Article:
"As kingfishers catch fire, dragonflies draw flame; / [ . . . ] Each mortal thing does one thing and the same: / Deals out that being indoors each one dwells; / Selves -- goes itself; 'myself' it speaks and spells, / Crying 'What I do is me; for that I came'." --Gerard Manley Hopkins

20 February 2010

Lenten Reading

I have decided to read Richard John Neuhaus's Death on a Friday Afternoon again for Lent. So far I've got blue ink underlining and marginalia from a couple of years of readings and green highlighting from last year; I'm highlighting with pink this year. Pretty soon it will be easier to read what's not marked than what is . . . . I'll be posting quotes and occasionally thoughts during my reading. Most likely there will be plenty of repetition from my other postings on the book, but wisdom always bears repeating and rethinking and reliving.

The book is a series of meditations on the "seven last words" of the Savior on the Cross, an invitation to "stay awhile" with Good Friday before "rushing on" to Easter Sunday -- for without the death there is no resurrection. The first "word" is "Father, forgive them, for they know not what they do," and so is a meditation on the nature of forgiveness. Neuhaus gives an excellent rendition of the story of the prodigal son which points up the father's longing for the son's return and the son's return to his senses in the far country.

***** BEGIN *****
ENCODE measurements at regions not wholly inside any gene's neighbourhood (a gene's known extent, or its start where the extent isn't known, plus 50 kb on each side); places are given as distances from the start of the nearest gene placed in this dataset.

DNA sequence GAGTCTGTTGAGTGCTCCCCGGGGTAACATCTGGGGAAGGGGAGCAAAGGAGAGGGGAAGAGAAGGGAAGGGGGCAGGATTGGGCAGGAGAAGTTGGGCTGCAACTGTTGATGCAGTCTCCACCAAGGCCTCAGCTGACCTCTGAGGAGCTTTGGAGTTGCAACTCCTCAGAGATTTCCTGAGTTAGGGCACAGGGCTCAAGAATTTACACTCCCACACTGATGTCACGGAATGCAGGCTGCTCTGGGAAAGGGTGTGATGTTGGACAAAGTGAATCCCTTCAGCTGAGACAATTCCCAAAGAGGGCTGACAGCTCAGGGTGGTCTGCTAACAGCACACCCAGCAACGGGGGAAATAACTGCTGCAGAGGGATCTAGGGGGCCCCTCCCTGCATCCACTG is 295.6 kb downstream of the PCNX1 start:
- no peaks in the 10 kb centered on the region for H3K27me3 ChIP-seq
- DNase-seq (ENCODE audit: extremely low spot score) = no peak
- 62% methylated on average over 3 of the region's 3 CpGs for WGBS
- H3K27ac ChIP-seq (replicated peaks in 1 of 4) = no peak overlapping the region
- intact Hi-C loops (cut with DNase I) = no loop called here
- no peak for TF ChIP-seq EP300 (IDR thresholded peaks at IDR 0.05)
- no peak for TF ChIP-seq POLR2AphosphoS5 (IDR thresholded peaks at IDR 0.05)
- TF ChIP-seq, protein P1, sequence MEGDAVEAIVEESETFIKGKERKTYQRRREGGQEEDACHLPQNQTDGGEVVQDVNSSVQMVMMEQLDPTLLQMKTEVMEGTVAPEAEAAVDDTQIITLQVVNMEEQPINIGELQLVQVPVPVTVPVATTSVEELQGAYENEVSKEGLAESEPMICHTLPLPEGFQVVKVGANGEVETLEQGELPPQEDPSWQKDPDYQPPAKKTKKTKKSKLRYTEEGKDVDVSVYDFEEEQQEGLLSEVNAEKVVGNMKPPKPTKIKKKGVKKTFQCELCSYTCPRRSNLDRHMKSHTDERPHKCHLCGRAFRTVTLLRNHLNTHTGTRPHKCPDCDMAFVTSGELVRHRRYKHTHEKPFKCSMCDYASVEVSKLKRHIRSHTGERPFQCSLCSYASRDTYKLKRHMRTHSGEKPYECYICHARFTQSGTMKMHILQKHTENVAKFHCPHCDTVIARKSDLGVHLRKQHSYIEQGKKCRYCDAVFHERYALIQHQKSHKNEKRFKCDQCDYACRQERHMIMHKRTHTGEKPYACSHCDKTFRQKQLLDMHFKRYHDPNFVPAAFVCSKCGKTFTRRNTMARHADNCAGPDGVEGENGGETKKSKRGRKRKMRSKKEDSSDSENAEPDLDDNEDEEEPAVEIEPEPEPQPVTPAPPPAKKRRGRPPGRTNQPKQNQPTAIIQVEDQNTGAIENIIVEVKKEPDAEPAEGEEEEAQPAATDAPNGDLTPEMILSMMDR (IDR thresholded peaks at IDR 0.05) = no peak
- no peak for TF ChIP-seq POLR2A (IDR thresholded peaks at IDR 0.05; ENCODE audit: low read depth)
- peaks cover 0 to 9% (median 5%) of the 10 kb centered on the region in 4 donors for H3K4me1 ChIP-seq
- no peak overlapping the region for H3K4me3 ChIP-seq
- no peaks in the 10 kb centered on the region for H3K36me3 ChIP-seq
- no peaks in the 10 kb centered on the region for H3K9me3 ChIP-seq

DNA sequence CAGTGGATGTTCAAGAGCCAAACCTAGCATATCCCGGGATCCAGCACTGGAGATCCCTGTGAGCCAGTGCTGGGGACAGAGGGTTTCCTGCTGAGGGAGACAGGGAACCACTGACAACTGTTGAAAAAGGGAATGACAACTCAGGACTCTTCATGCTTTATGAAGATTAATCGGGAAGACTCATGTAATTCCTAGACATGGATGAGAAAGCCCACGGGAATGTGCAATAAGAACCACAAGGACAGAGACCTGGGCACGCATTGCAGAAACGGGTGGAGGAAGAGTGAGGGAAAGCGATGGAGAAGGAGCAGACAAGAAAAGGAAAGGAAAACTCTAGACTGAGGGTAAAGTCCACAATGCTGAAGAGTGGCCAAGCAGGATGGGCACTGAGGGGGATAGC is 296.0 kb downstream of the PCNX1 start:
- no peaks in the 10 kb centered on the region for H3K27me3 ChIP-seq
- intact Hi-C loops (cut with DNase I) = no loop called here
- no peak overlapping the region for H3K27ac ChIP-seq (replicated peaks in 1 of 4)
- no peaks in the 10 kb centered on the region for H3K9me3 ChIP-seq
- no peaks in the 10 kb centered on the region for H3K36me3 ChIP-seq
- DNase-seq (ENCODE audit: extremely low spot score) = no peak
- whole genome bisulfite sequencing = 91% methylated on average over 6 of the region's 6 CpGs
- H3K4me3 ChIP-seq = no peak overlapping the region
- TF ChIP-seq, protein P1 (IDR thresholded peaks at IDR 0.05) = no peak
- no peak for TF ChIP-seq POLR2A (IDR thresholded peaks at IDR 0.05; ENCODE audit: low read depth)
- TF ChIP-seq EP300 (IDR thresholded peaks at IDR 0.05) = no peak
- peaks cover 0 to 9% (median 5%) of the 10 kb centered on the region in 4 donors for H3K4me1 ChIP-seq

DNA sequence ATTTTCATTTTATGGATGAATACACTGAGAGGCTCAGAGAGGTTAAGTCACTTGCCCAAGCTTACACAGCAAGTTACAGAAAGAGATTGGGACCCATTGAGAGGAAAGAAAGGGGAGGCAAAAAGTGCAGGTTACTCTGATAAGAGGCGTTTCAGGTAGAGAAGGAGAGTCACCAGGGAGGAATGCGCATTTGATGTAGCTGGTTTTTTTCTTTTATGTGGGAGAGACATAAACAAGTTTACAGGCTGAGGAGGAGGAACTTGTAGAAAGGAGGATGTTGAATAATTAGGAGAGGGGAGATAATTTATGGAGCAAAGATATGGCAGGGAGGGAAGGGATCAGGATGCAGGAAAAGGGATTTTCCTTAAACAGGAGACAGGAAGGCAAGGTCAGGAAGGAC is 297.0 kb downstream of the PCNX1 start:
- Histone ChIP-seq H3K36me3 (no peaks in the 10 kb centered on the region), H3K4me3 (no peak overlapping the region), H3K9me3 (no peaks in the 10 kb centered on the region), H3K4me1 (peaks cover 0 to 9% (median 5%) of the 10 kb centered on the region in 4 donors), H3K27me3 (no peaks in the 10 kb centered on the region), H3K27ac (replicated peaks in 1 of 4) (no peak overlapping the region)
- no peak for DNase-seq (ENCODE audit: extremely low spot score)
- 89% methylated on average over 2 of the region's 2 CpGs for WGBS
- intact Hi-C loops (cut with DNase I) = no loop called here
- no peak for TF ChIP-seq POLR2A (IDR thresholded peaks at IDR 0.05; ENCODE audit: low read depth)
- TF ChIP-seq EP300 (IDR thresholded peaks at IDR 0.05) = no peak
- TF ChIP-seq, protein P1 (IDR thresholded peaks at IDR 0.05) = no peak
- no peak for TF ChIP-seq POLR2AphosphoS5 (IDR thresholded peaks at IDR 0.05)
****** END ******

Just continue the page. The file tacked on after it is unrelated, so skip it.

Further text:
But what's caught my attention more this time, so far, is what Neuhaus says about identity. The entire book focuses a great deal on the question of who we are and who gets to answer that question. Here in the first chapter he writes of the crucifixion, "Every human life, conceived from eternity and destined for eternity, here finds its story truly told. In this killing that some call senseless we are brought to our senses. Here we find out who we most truly are, because here is the One who is what we are called to be." We recoil from following Him to the Cross, Neuhaus notes, but "we will not know what to do with Easter's light if we shun the friendship of the darkness that is wisdom's way to light." Later he adds, "We know ourselves most truly in knowing Christ, for in Him is our truest self."

We dare not name ourselves. The only way to sanity, to peace, to Love, is to accept His name for us, to know ourselves in Him and not in our own self-centered desires -- to die to self and live in Him. I hope for that to become still more of a reality this Lenten season.

14 February 2010

Prayer Musings

Now that I am back in the land of the living and have graded enough homework to justify procrastinating again for a few minutes, I see that I have written nothing here in quite some time. Many thanks to all who have prayed for and encouraged and helped me out these past three weeks; you have reminded me of the unmeasurable value of this family God has given us.